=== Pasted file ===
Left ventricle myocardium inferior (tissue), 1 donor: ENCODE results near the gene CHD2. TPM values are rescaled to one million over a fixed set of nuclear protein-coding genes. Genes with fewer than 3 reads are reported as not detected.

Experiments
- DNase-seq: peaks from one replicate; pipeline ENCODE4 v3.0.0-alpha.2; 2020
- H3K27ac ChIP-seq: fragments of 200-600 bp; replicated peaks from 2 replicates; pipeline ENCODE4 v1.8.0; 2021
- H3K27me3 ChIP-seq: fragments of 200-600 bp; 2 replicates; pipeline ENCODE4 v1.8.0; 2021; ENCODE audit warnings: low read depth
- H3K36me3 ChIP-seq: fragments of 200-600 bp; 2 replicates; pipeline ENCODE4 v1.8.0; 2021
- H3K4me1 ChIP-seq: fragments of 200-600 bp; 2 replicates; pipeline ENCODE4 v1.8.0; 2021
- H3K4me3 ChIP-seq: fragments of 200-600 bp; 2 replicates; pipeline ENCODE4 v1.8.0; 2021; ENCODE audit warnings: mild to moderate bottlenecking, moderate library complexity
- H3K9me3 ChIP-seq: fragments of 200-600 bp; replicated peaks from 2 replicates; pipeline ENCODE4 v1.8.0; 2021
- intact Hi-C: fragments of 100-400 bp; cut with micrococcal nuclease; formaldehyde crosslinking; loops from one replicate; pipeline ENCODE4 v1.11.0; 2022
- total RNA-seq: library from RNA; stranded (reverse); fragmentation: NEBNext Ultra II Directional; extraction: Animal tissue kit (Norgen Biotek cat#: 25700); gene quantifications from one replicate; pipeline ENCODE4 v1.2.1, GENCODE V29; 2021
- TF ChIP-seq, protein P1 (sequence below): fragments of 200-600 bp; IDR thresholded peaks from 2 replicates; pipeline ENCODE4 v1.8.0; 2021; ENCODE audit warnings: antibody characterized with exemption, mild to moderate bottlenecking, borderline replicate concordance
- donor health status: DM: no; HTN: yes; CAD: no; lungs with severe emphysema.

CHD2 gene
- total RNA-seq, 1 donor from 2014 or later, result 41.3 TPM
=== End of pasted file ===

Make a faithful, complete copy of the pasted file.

Left ventricle myocardium inferior (tissue), 1 donor: ENCODE results near the gene CHD2. TPM values are rescaled to one million over a fixed set of nuclear protein-coding genes. Genes with fewer than 3 reads are reported as not detected.

Experiments
- DNase-seq: peaks from one replicate; pipeline ENCODE4 v3.0.0-alpha.2; 2020
- H3K27ac ChIP-seq: fragments of 200-600 bp; replicated peaks from 2 replicates; pipeline ENCODE4 v1.8.0; 2021
- H3K27me3 ChIP-seq: fragments of 200-600 bp; 2 replicates; pipeline ENCODE4 v1.8.0; 2021; ENCODE audit warnings: low read depth
- H3K36me3 ChIP-seq: fragments of 200-600 bp; 2 replicates; pipeline ENCODE4 v1.8.0; 2021
- H3K4me1 ChIP-seq: fragments of 200-600 bp; 2 replicates; pipeline ENCODE4 v1.8.0; 2021
- H3K4me3 ChIP-seq: fragments of 200-600 bp; 2 replicates; pipeline ENCODE4 v1.8.0; 2021; ENCODE audit warnings: mild to moderate bottlenecking, moderate library complexity
- H3K9me3 ChIP-seq: fragments of 200-600 bp; replicated peaks from 2 replicates; pipeline ENCODE4 v1.8.0; 2021
- intact Hi-C: fragments of 100-400 bp; cut with micrococcal nuclease; formaldehyde crosslinking; loops from one replicate; pipeline ENCODE4 v1.11.0; 2022
- total RNA-seq: library from RNA; stranded (reverse); fragmentation: NEBNext Ultra II Directional; extraction: Animal tissue kit (Norgen Biotek cat#: 25700); gene quantifications from one replicate; pipeline ENCODE4 v1.2.1, GENCODE V29; 2021
- TF ChIP-seq, protein P1 (sequence below): fragments of 200-600 bp; IDR thresholded peaks from 2 replicates; pipeline ENCODE4 v1.8.0; 2021; ENCODE audit warnings: antibody characterized with exemption, mild to moderate bottlenecking, borderline replicate concordance
- donor health status: DM: no; HTN: yes; CAD: no; lungs with severe emphysema.

CHD2 gene
- total RNA-seq, 1 donor from 2014 or later, result 41.3 TPM